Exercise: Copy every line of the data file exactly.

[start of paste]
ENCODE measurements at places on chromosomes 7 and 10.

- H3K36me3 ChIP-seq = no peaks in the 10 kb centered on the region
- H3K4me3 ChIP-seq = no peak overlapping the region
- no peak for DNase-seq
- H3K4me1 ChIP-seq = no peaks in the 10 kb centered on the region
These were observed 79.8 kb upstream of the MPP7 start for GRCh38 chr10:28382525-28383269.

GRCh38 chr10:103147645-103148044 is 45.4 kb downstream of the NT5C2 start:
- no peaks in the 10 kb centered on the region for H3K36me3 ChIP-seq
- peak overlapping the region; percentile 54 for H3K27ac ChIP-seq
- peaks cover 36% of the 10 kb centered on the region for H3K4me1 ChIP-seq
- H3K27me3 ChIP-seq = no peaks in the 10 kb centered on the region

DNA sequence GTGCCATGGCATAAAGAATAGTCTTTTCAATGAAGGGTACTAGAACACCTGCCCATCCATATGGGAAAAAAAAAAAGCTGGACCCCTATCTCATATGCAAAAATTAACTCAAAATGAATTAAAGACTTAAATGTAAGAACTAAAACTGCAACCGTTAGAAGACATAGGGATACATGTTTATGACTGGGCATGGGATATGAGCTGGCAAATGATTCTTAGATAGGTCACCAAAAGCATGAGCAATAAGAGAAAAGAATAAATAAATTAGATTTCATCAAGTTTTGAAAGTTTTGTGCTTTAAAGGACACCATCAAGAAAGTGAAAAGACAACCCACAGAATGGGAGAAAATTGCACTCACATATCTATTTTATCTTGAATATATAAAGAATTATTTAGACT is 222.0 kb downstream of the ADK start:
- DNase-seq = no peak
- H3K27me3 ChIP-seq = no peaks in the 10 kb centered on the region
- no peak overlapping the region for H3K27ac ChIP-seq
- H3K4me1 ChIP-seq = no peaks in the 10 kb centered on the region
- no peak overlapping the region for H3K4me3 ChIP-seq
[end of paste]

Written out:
ENCODE measurements at places on chromosomes 7 and 10.

- H3K36me3 ChIP-seq = no peaks in the 10 kb centered on the region
- H3K4me3 ChIP-seq = no peak overlapping the region
- no peak for DNase-seq
- H3K4me1 ChIP-seq = no peaks in the 10 kb centered on the region
These were observed 79.8 kb upstream of the MPP7 start for GRCh38 chr10:28382525-28383269.

GRCh38 chr10:103147645-103148044 is 45.4 kb downstream of the NT5C2 start:
- no peaks in the 10 kb centered on the region for H3K36me3 ChIP-seq
- peak overlapping the region; percentile 54 for H3K27ac ChIP-seq
- peaks cover 36% of the 10 kb centered on the region for H3K4me1 ChIP-seq
- H3K27me3 ChIP-seq = no peaks in the 10 kb centered on the region

DNA sequence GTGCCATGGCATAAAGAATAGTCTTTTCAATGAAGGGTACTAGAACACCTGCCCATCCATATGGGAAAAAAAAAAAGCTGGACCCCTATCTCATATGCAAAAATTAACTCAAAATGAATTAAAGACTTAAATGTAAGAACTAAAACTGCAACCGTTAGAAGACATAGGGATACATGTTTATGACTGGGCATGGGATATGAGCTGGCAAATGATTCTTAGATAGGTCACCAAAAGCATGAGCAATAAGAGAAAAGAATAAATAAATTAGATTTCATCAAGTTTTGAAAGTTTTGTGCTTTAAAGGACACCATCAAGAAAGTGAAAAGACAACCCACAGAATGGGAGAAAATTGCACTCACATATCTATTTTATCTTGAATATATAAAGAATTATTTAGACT is 222.0 kb downstream of the ADK start:
- DNase-seq = no peak
- H3K27me3 ChIP-seq = no peaks in the 10 kb centered on the region
- no peak overlapping the region for H3K27ac ChIP-seq
- H3K4me1 ChIP-seq = no peaks in the 10 kb centered on the region
- no peak overlapping the region for H3K4me3 ChIP-seq